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Pope to give out first Ratzinger Prizes in theology

VATICAN CITY -- The Vatican on Tuesday (June 14) announced three winners of the inaugural Ratzinger Prize in theology, which Pope Benedict XVI (known as Cardinal Joseph Ratzinger until his papal election) will present at a ceremony on June 30.

The inaugural winners include an Italian expert on the writings of early Christian theologians; a Spanish scholar whose subjects have ranged from St. Bonaventure to Oscar Wilde; and a German monk who wrote his doctoral thesis on the theology of the future pope himself.

The prize, which carries a cash award of 50,000 euros ($72,000), is intended as a kind of “Nobel Prize in Theology,” according to Cardinal Camillo Ruini, the former vicar general (or acting bishop) of Rome, who served as chairman of the selection committee.

Manlio Simonetti, 85 and the only layman among the recipients, is a former professor at the University of Rome “La Sapienza” and a specialist in the writings of the early church fathers, including Augustine, Origen and Gregory the Great.

The Rev. Olegario Gonzalez de Cardedal, 76, has written extensively in the field of Christology, but also on contemporary topics including the relationship of church and state in his native Spain, and a comparative study of German, Spanish and English poetry.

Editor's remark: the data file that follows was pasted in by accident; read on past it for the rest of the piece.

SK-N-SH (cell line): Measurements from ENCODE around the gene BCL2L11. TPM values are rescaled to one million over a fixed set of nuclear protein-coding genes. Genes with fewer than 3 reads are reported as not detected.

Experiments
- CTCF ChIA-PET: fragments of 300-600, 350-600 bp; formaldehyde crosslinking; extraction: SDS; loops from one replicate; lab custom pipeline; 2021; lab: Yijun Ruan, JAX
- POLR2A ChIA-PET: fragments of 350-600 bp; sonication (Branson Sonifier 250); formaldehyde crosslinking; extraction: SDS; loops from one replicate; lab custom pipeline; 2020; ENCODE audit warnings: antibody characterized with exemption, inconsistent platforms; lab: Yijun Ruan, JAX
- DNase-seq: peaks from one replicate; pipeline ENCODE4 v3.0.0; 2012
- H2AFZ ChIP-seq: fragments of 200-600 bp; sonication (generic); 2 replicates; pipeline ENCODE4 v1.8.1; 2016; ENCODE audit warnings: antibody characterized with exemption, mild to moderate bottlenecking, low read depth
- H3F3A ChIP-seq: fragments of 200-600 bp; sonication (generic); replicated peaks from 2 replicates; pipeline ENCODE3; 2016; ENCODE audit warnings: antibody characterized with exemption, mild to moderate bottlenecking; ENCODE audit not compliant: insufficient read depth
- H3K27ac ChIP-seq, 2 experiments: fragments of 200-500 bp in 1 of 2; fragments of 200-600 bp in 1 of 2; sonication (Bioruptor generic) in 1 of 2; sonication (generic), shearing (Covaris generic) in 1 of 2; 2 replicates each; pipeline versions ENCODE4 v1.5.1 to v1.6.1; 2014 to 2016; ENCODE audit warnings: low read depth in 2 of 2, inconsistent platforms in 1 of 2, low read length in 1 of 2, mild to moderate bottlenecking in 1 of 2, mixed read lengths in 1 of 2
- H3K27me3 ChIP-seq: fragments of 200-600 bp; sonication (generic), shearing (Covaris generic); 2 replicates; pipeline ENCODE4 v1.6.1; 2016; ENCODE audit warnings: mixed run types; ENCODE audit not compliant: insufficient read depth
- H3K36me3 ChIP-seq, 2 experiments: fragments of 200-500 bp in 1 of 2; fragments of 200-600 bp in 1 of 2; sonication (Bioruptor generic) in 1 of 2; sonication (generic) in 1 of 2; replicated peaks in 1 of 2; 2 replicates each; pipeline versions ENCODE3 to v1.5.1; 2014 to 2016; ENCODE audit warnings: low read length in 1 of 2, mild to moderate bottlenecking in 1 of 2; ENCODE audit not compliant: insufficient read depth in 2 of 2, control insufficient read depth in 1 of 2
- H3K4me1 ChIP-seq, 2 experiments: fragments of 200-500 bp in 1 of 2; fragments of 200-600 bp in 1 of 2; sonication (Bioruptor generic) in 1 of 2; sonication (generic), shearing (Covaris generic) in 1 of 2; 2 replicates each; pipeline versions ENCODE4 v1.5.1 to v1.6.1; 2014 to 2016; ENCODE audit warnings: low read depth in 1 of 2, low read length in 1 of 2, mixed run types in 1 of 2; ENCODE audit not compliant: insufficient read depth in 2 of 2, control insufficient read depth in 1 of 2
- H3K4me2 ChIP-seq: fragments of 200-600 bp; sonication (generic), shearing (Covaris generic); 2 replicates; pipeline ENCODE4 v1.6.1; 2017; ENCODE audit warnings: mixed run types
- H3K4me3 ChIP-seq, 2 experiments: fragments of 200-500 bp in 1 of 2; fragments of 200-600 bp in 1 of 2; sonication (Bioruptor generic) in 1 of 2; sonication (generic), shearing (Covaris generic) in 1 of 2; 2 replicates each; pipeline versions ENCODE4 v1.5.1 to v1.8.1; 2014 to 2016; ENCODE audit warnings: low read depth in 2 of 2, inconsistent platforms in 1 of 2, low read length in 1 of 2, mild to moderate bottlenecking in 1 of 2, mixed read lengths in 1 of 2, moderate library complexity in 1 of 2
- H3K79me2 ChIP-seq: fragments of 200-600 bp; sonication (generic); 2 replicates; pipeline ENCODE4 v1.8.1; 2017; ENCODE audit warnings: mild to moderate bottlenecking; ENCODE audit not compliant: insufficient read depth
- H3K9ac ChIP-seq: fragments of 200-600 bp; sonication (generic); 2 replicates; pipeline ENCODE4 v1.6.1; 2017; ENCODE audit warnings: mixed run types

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The Rev. Maximilian Heim, 50, a Cistercian monk, is abbot of the Heiligenkreuz Abbey and a professor at Austria’s University of Heiligenkreuz. He is the author of “Joseph Ratzinger: Life in the Church and Living Theology” (2007), and a consultant to the committee that publishes Benedict’s complete works.

Notably, all of the recipients are European, and none works primarily in the English-speaking world.

“Being able to assign only three prizes, we were forced to limit ourselves to three linguistic areas,” Ruini said at a Vatican press conference on Tuesday. “In the future we will certainly overcome this limit.”

Awarding the prize is one of the major activities of the Joseph Ratzinger (Benedict XVI) Vatican Foundation, which was established last year by Benedict’s former students to promote the study of his work and of theology in general. The pope still meets with his former students for a two-day seminar every summer.

The foundation’s president, Monsignor Giuseppe Antonio Scotti, said Tuesday that funding for the cash award came largely from a group of non-profit foundations associated with Italian banks.

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